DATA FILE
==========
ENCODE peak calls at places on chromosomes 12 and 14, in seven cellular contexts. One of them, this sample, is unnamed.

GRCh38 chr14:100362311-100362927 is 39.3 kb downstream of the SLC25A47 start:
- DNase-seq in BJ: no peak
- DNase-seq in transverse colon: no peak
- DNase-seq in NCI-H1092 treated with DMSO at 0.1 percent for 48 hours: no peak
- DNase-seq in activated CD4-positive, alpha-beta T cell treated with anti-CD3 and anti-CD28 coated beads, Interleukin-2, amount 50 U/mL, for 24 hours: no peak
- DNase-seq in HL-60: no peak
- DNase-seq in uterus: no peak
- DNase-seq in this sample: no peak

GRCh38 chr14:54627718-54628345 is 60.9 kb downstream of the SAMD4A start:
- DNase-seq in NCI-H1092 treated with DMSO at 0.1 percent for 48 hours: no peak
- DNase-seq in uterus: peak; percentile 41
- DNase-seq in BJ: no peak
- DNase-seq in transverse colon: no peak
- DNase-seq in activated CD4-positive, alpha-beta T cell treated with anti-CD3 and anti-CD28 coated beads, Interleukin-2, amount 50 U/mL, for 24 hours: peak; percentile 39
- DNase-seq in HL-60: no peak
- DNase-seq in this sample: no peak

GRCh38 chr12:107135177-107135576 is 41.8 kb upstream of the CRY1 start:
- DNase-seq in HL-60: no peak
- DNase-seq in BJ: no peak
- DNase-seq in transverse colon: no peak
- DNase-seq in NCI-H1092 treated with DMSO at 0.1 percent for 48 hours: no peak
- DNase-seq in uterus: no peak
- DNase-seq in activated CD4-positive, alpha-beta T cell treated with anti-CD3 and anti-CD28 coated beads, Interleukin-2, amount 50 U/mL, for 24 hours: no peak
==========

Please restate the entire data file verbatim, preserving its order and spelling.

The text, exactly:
ENCODE peak calls at places on chromosomes 12 and 14, in seven cellular contexts. One of them, this sample, is unnamed.

GRCh38 chr14:100362311-100362927 is 39.3 kb downstream of the SLC25A47 start:
- DNase-seq in BJ: no peak
- DNase-seq in transverse colon: no peak
- DNase-seq in NCI-H1092 treated with DMSO at 0.1 percent for 48 hours: no peak
- DNase-seq in activated CD4-positive, alpha-beta T cell treated with anti-CD3 and anti-CD28 coated beads, Interleukin-2, amount 50 U/mL, for 24 hours: no peak
- DNase-seq in HL-60: no peak
- DNase-seq in uterus: no peak
- DNase-seq in this sample: no peak

GRCh38 chr14:54627718-54628345 is 60.9 kb downstream of the SAMD4A start:
- DNase-seq in NCI-H1092 treated with DMSO at 0.1 percent for 48 hours: no peak
- DNase-seq in uterus: peak; percentile 41
- DNase-seq in BJ: no peak
- DNase-seq in transverse colon: no peak
- DNase-seq in activated CD4-positive, alpha-beta T cell treated with anti-CD3 and anti-CD28 coated beads, Interleukin-2, amount 50 U/mL, for 24 hours: peak; percentile 39
- DNase-seq in HL-60: no peak
- DNase-seq in this sample: no peak

GRCh38 chr12:107135177-107135576 is 41.8 kb upstream of the CRY1 start:
- DNase-seq in HL-60: no peak
- DNase-seq in BJ: no peak
- DNase-seq in transverse colon: no peak
- DNase-seq in NCI-H1092 treated with DMSO at 0.1 percent for 48 hours: no peak
- DNase-seq in uterus: no peak
- DNase-seq in activated CD4-positive, alpha-beta T cell treated with anti-CD3 and anti-CD28 coated beads, Interleukin-2, amount 50 U/mL, for 24 hours: no peak